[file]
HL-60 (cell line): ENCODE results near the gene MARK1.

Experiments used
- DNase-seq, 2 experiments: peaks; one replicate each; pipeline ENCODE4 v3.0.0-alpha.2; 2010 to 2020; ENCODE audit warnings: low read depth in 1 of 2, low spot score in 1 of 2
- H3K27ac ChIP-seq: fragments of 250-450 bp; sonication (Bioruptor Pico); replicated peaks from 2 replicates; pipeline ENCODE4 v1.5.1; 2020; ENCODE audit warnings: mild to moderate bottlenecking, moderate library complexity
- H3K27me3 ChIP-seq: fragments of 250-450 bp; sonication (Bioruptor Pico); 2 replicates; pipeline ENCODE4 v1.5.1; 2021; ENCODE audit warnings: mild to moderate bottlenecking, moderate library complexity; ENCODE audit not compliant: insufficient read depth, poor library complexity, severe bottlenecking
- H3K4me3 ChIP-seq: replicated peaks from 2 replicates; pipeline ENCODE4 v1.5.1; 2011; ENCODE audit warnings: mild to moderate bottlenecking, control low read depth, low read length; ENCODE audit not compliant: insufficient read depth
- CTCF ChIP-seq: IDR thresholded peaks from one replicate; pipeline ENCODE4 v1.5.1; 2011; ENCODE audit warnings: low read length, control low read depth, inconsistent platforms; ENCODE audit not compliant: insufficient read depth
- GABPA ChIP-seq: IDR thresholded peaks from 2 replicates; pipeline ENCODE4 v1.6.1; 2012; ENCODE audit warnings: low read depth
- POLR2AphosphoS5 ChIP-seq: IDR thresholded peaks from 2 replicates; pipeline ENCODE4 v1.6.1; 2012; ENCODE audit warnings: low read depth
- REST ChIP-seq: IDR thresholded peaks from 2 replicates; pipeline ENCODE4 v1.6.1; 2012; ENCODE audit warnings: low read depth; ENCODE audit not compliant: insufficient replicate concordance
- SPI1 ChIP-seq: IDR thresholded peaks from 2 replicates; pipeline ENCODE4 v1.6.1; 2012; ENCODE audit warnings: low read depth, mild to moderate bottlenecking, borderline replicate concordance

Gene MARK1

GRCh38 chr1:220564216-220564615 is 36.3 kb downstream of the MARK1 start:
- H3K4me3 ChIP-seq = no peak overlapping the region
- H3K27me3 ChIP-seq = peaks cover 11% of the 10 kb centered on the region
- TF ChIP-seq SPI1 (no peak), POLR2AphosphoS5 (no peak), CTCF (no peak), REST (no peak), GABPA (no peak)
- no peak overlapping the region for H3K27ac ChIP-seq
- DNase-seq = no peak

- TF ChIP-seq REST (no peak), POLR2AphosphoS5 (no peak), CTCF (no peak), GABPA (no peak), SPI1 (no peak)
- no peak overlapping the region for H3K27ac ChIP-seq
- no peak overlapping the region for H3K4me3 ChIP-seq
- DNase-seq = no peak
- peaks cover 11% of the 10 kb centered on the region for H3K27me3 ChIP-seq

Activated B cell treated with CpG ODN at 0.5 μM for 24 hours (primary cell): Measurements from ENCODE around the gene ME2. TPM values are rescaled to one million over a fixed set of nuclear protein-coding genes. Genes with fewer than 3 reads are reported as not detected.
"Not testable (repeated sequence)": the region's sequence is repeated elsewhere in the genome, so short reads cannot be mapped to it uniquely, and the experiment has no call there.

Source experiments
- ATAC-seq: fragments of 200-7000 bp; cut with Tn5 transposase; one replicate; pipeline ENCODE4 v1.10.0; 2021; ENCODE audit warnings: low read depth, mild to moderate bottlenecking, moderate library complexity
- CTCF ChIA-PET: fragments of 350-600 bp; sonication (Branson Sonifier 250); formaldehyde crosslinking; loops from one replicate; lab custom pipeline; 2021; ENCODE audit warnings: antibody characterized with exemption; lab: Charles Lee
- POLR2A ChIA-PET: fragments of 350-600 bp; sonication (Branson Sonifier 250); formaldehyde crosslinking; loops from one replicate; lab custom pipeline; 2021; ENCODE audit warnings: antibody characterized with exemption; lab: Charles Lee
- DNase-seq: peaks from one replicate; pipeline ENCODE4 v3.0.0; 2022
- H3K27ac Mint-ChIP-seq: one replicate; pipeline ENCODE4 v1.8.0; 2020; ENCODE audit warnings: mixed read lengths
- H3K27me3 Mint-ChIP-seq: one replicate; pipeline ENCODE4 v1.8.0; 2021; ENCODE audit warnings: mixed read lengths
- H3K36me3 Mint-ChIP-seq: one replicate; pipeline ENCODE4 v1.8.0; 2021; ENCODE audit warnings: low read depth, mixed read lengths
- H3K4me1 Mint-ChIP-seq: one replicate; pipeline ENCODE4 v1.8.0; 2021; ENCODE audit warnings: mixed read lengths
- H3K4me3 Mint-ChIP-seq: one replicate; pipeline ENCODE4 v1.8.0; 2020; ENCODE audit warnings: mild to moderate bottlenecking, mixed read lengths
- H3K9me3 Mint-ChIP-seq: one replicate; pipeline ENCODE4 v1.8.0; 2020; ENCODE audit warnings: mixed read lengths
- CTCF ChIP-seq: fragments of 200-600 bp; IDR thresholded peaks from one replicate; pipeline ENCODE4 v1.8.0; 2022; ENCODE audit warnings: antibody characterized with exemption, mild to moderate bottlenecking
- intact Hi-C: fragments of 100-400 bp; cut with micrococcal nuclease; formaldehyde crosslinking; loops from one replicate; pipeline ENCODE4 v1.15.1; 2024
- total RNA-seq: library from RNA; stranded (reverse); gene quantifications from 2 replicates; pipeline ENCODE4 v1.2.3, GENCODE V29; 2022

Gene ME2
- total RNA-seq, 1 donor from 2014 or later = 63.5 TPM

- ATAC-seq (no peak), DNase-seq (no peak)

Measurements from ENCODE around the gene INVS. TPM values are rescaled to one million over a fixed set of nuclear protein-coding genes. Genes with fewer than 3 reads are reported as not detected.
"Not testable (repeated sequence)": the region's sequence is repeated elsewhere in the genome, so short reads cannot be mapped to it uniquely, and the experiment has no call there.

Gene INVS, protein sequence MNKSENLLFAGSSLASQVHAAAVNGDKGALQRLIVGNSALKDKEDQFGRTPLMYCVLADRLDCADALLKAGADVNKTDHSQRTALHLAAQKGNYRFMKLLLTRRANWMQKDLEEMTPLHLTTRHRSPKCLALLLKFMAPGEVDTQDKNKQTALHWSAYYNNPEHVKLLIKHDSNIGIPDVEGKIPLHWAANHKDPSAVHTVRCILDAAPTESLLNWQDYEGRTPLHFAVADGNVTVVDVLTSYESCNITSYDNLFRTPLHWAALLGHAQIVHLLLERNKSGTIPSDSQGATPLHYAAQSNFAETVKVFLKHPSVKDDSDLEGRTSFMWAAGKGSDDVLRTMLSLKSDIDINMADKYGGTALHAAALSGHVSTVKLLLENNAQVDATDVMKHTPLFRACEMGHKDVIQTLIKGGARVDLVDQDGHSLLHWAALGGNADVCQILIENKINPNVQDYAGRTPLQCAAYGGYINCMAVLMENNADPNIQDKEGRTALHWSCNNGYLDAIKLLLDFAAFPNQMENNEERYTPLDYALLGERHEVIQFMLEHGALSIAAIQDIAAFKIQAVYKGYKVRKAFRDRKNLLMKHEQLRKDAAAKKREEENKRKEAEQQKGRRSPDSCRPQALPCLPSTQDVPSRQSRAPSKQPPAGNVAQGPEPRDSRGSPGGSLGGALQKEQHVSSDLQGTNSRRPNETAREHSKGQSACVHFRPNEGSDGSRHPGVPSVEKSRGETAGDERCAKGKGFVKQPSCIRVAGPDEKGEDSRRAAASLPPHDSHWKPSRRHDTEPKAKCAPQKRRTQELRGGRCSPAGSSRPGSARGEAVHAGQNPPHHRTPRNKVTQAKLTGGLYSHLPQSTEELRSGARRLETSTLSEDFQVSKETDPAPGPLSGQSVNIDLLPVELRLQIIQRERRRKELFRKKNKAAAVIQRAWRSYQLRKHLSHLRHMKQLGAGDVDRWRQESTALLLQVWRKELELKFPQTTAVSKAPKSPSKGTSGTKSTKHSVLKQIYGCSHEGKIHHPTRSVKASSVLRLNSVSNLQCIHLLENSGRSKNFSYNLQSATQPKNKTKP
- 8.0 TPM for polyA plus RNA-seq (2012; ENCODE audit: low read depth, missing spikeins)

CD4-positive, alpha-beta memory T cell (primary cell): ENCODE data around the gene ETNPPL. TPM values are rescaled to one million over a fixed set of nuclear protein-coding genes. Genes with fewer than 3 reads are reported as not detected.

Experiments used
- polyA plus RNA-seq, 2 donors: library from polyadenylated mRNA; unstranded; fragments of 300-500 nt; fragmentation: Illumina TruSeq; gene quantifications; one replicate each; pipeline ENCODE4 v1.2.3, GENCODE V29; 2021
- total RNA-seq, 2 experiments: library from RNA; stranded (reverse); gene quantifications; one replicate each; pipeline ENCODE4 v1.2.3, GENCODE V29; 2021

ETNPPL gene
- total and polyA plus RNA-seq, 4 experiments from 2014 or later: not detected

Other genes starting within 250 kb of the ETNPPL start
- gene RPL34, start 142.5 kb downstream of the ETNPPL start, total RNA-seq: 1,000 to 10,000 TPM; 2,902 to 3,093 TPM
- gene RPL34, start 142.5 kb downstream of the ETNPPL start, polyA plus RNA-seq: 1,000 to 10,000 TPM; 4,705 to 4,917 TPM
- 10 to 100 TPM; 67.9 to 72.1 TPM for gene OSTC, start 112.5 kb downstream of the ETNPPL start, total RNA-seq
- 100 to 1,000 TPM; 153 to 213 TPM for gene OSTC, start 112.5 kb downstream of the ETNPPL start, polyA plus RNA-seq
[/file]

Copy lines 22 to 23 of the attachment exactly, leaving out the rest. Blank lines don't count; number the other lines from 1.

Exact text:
- DNase-seq = no peak
- peaks cover 11% of the 10 kb centered on the region for H3K27me3 ChIP-seq